The fate of Lakoshchënkov's appeals closely parallels those of other naive missives of the Khrushchëv and Brezhnev periods. Molotov himself probably never saw the first letter, which was forwarded by his Bureau of Complaints to G. P. Motovilov, president of VOOP. Maintaining the stonewalling, the May 15, 1957 reply drafted by VOOP secretary V. V. Strokov was scathingly dismissive and reaffirmed the decision of the Second Moscow oblast' Conference of VOOP of 1956 expelling Lakoshchënkov and three others for "defaming Communist citizen activists."[22]

Lakoshchënkov appealed to Molotov and Bulganin for reinstatement and declared his readiness to submit to a trial over whether his accusations constituted slander. Instead, a hearing was held by the Presidium of the national VOOP, now incensed that Lakoshchënkov would turn whistle-blower. In a confrontation with the N. V. Eliseev, vice president of VOOP and head of the RSFSR's Main Administration for Hunting and Zapovedniki , Lakoshchënkov reaffirmed his readiness for a slander trial. Eliseev rebuked Lakoshchënkov for turning to outsiders "with misinformation" instead of to the national Society's Executive Council; apparently, at Lakoshchënkov's prompting, reporters from Literaturnaia gazeta even called VOOP and asked why an old and


dedicated member of the Society was unjustly expelled and why his complaints were being shunted aside. It was all exceedingly embarrassing and nasty.

VOOP's vigilant trustees in the Russian Republic felt obliged to respond. On November 19, 1957, Motovilov and Eliseev were called in to the office of Deputy Premier Bespalov to discuss the fate of the Society. Although tightening trusteeship over the Society represented an additional burden for the Republic's leadership, no alternative was seen. Bespalov would take overall responsibility for VOOP himself, while an aide, Semikoz, of the Agricultural Section of the RSFSR Council of Ministers, would handle day-to-day affairs.[23]

With time, however, there was a broad "normalization" of the internal workings of the Society; nothing remotely resembling an internal critique against the new line was to be heard within VOOP, and the state trusteeship was lifted after a few months. For its part, the RSFSR was glad to get this responsibility off its hands. Nikita Khrushchëv was implementing his notorious plan to create putatively self-contained economic regions to replace the system of branch ministries, and the republics had few bureaucratic resources to spare for such low-priority items as voluntary societies. Accordingly, VOOP was now free to pursue its new agenda unhindered, or so it seemed. The lush bureaucratization and commercialization of VOOP swung into full gear. The Lakoshchënkov flap highlighted the degree to which VOOP had become unrecognizably different from what it had been only five years earlier.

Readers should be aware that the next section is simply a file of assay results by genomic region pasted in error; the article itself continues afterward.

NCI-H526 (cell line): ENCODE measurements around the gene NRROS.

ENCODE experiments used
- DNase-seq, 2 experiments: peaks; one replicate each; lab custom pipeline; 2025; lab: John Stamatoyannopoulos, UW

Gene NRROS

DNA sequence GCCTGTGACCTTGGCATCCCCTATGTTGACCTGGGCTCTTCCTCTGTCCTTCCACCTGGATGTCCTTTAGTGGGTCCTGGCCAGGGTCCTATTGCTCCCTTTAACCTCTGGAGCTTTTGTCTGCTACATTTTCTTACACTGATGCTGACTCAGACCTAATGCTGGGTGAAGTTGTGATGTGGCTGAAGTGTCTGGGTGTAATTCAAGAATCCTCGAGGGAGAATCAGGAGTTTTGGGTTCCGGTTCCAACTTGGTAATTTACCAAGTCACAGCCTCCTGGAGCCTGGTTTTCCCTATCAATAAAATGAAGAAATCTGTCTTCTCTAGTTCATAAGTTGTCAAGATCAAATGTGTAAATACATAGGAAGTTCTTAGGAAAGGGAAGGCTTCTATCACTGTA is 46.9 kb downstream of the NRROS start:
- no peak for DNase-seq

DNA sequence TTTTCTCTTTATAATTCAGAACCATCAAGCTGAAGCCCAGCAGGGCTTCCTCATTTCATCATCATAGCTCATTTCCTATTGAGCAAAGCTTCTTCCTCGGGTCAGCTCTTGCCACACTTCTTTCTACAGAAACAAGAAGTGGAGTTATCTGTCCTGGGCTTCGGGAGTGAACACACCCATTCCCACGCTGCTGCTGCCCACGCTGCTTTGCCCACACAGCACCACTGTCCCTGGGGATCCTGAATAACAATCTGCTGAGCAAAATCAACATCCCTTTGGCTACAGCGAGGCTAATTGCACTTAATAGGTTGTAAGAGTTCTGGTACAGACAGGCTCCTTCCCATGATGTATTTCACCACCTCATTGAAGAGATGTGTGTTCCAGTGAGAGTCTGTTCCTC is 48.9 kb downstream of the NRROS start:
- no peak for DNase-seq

Of all the indicators that a new ethos had taken hold in VOOP none was more vivid than the proliferation of a network of profit–oriented commercial outlets—the Priroda (Nature) stores. This chain of stores required a large amount of start-up capital from the parent society, as provincial conservation-entrepreneurs all tried to get in on the act. In July 1956, the Leningrad City branch of VOOP asked the central leadership for a loan of 100,000 rubles to be repaid by January 1, 1957. It was approved.[24]

Another emblem of the new approach was an indiscriminate campaign to recruit new members. This increasingly involved the induction of so-called "juridical members," entire factories or schools, for example, that joined as institutions. During the discussions of the budget for VOOP for the coming year at a Presidium meeting of January 19, 1956, Vice President Volkov proposed a cut in the publishing expenditures of the Society and a revved-up membership drive instead. Egorov, seconding this, proposed no less than


a 50 percent increase in membership, to 300,000.[25] President Motovilov concurred, adding only that the Society should further recruit 200,000 additional Young Naturalists, for a grand total of 500,000.

The new line also demanded leadership even more in tune with its bureaucratic-entrepreneurial goals. Only a year and a half after the imposition of a new leadership, Motovilov was complaining that, of all the Presidium members, only Volkov, Krivoshapov, and V. V. Strokov, the new secretary who replaced Golovenkov, were satisfactory.[26] Kozhin and Avetisian were denounced as ineffectual deadbeats, and they soon left the leadership.[27] The interregnum was over.

The Annual Report on VOOP Activities for 1957